Myofascial Release is now becoming one of best-known massage type of treatment for #pain, tension and emotions. The aim of it is to release tension in the fascia, which is the microscopic web made from collagen and elastin, which cushions and supports every muscle, organ, tendon and bone – its what gives us our flexibility.
Research has proven that fascia, like a muscle, has the ability to contract and relax and plays a major role in mobility and stability of joints.
Myofascial Release Therapy, like many alternative therapies, promotes the philosophy that the mind and body work together to maintain health. Effectively this supports the understanding that the mind and body are one and the same. The body has the ability to remember postural positions, actions and emotions without the brain reminding it to do so. Throughout the body’s fascial system flow microscopic cells containing energy which have the ability to retain memory.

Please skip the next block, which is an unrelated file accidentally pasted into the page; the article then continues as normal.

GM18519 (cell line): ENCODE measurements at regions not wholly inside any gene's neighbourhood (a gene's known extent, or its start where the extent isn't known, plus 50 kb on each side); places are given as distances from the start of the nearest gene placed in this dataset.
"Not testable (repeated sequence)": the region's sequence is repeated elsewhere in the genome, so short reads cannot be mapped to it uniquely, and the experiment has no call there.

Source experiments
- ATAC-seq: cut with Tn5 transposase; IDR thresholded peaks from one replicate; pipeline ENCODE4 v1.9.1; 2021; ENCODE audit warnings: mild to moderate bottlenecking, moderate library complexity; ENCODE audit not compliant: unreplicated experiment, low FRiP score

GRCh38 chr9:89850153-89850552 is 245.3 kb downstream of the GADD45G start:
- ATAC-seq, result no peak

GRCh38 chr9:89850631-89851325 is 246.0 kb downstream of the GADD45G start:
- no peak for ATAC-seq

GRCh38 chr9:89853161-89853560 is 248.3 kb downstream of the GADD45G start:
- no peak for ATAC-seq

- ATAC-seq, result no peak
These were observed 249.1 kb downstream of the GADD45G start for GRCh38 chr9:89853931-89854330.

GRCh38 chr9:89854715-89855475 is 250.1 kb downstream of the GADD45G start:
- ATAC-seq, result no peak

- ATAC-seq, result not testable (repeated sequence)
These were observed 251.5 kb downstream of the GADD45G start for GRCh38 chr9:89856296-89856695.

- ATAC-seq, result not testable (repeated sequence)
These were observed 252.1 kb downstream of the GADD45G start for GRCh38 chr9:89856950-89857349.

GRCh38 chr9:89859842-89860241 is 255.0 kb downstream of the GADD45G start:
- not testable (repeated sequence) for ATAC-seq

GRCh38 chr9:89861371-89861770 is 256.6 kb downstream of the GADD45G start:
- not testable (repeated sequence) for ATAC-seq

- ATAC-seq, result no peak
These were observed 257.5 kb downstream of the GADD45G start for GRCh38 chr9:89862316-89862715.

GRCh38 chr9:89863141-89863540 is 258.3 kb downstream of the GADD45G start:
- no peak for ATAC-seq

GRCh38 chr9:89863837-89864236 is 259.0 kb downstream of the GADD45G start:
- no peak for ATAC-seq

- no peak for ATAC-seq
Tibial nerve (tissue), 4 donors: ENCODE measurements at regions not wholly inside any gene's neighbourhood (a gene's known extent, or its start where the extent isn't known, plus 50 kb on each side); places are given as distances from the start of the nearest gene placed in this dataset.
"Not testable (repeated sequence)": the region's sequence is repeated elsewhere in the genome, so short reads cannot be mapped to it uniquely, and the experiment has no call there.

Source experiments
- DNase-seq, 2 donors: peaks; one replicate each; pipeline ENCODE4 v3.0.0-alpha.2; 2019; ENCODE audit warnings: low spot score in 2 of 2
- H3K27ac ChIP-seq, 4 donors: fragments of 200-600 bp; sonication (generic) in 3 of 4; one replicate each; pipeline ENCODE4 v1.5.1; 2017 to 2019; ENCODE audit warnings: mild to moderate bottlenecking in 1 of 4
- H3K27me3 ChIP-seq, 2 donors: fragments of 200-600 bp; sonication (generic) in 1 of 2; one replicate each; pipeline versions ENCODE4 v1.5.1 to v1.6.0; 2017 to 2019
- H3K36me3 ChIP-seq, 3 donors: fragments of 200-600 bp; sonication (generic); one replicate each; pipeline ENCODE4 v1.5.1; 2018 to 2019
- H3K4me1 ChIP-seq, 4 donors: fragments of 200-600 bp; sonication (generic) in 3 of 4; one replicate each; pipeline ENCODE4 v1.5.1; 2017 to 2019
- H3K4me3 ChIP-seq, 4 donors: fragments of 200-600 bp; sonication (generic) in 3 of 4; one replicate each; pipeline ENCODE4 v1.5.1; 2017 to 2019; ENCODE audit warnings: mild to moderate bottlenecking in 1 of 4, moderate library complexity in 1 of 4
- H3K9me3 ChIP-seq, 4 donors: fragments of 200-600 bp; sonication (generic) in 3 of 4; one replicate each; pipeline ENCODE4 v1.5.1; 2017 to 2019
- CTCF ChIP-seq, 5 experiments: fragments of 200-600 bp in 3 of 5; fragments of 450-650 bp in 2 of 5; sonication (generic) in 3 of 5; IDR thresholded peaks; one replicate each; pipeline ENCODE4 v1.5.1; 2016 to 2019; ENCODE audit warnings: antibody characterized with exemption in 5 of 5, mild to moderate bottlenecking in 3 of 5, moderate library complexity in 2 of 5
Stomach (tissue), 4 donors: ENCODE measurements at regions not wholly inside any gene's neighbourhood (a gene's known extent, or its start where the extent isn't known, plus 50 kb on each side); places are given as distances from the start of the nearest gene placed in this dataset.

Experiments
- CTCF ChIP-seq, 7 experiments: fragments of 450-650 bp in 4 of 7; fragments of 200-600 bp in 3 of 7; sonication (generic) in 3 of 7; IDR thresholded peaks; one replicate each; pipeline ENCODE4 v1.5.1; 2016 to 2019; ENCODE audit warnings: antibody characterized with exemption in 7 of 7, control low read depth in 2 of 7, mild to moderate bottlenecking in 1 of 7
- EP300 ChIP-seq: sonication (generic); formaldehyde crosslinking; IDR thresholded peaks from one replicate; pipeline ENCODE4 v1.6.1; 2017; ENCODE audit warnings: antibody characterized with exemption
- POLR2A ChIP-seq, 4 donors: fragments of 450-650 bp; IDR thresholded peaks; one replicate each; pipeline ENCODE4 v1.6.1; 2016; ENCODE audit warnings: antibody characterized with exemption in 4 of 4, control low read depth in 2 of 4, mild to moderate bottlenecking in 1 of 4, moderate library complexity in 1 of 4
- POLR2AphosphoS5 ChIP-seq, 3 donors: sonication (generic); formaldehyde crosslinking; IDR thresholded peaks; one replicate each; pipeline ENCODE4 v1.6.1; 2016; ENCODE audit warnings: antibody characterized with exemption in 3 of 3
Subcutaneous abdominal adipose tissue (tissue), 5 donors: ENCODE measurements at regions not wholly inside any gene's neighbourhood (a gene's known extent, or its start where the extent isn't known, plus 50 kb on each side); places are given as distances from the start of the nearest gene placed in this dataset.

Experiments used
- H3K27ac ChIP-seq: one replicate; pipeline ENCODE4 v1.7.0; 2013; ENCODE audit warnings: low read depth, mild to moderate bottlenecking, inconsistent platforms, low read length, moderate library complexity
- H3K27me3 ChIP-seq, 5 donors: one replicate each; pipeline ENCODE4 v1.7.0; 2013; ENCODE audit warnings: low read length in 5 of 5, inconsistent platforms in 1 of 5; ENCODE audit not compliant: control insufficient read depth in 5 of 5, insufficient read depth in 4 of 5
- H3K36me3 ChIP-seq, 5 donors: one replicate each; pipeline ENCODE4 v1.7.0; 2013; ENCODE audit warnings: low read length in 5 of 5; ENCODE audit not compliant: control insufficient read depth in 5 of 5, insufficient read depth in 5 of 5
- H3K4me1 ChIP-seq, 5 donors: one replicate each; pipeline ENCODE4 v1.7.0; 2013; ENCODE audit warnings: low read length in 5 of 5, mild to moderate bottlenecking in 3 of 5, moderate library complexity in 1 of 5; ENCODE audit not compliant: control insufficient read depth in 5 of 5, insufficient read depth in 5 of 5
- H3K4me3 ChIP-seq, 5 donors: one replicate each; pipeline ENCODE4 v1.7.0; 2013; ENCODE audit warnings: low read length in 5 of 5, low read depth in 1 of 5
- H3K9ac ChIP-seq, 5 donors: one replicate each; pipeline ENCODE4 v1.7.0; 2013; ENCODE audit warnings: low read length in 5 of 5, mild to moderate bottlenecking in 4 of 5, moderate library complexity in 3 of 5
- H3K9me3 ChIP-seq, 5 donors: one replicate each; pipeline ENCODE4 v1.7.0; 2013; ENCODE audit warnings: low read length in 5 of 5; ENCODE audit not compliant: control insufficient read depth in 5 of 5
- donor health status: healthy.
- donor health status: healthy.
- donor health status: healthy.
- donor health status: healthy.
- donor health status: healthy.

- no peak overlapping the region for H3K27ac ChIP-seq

Using slow, sustained pressure a therapist will work on releasing tension in the fascia until feeling a kind of melting sensation. The MFR therapist not only takes into consideration what they see in the patient’s postural assessment but works directly with what they feel and sense from palpating and treating the body.
Even though the patient may not feel much happening the experienced therapist can actually feel the fascial restrictions, where they go to and subsequently feels the release of those restrictions during the session.
Myofascial Release UK say that the general understanding of ‘myofascial release’ has changed over the last decade since MFR UK has been providing workshops for healthcare professionals. In the past, MFR was a treatment approach in its own right and everything else was called massage. However, with popularity comes ambiguity and what MFR is and how it’s applied has become somewhat lost in translation over recent years. Normally the term ‘massage’ describes a fluid movement over the body using lubrication. As the popularity of MFR grows, massage treatments are being renamed ‘MFR’ to keep up with the current trends creating confusion for both practitioners seeking professional MFR training and for clients seeking resolve from their #pain and discomfort.